Trump says he’s eager to sign sweeping criminal justice bill

Saul Bowman
December 21, 2018

"Congratulations to the Senate on the bi-partisan passing of a historic Criminal Justice Reform Bill", he said on Twitter.

Alex Edelman/CNP/AdMedia/NewscomThe House passed the FIRST STEP Act by a wide bipartisan vote today, sending the first major piece of criminal justice reform legislation in years to the White House for signing.

"The Senate's version of the legislation, while far from ideal, includes crucial sentencing reforms that safely reduce the footprint of the federal criminal justice system from the front end", said Ed Chung, vice president for Criminal Justice Reform at the Center for American Progress.

Though Trump allies have celebrated the bipartisan achievement, they have also sought to use it as a cudgel against Democrats for not coming on board with other Trump agenda items.

The push for the legislation gained momentum as progressive Democrats were joined by fiscal conservatives, who saw the potential for savings if the USA prison population was reduced, along with religious conservatives who preached the importance of giving people a second chance.

Key components in the First Step Act include lowering mandatory minimums, allowing more inmates to serve time under house arrest or halfway homes instead of prison cells, giving judges more discretion for sentencing certain crimes, and outlawing the shackling of pregnant inmates.

Sasse another unexpected opponent of the bill worried that it would “release thousands of violent felons very early
ASSOCIATED PRESS Sasse another unexpected opponent of the bill worried that it would “release thousands of violent felons very early.”

Part of the legislation reduces the three-strike penalty from life in prison to 25 years.

ASSOCIATED PRESS Sasse, another unexpected opponent of the bill, anxious that it would "release thousands of violent felons very early".

But an array of liberal and conservative advocacy groups also rallied in support of the bill. They note that this only applies to federal prisons and courts, which should be obvious to anyone with a decent civics education, and ... well ... that's why CBS needed to make that plain, in fairness.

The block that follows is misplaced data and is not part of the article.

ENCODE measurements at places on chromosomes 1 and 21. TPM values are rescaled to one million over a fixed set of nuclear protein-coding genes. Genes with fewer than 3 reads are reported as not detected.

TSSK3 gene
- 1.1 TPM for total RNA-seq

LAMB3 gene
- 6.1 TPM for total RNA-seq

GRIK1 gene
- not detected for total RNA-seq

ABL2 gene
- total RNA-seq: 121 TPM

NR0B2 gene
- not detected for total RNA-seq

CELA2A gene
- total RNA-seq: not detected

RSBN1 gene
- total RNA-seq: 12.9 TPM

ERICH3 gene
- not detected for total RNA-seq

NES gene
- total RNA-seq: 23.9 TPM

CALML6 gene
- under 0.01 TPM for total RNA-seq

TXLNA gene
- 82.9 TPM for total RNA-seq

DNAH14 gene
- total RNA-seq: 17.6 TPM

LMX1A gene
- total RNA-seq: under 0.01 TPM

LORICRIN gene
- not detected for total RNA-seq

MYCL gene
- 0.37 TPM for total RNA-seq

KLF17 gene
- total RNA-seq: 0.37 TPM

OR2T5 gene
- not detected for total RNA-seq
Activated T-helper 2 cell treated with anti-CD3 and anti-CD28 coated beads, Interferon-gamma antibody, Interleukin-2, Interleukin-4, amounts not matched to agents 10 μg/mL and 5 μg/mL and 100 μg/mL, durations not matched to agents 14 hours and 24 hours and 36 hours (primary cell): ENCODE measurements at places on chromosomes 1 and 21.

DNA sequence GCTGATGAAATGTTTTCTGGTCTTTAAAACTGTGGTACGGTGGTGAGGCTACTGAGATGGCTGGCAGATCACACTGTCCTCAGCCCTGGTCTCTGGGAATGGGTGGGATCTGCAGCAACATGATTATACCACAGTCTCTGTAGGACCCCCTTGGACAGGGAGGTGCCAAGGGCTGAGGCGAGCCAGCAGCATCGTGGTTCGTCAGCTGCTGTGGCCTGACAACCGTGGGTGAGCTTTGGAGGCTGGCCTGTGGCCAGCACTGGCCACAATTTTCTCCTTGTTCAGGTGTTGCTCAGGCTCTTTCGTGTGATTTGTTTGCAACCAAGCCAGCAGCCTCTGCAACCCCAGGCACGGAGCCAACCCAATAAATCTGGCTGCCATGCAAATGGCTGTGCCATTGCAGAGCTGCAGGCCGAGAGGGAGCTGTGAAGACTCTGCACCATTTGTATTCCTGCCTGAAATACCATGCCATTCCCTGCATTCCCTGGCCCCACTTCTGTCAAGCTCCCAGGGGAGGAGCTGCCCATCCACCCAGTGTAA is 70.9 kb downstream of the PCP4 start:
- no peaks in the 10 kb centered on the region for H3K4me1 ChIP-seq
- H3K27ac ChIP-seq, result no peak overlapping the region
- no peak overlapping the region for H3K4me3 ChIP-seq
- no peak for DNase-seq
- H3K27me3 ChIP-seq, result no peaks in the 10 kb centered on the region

"Almost half of federal inmates released from prison are rearrested, & nearly a fourth end up back behind bars". A different version passed the House this year, so the House would have to pass the latest draft before it can be sent to Trump for his signature. Cory Booker, D-N.J., estimated that 96 percent of the prisoners who could be helped by the provision are black or Latino. "But three-quarters of the people serving time in prison for drug offences are African American or Latino", Durbin said. The bill was sponsored in the Senate by Republican Sens. He had previously dubbed the bill a "jailbreak" over fears that it would release violent offenders onto the streets early.

Kushner spent many months quietly pressing Trump to prioritize criminal justice policies, carving out time on his father-in-law's schedule for meetings on the topic - including an October Oval Office visit of rapper Kanye West and his reality-television star wife, Kim Kardashian West, both outspoken reform advocates.

"If anybody's got any doubt whatsoever about whether or not the president is for this bill, I'm telling you what I heard from his own words", Grassley said. The company released a statement in November saying "we enthusiastically endorse the recidivism reduction strategies featured in the FIRST STEP Act".


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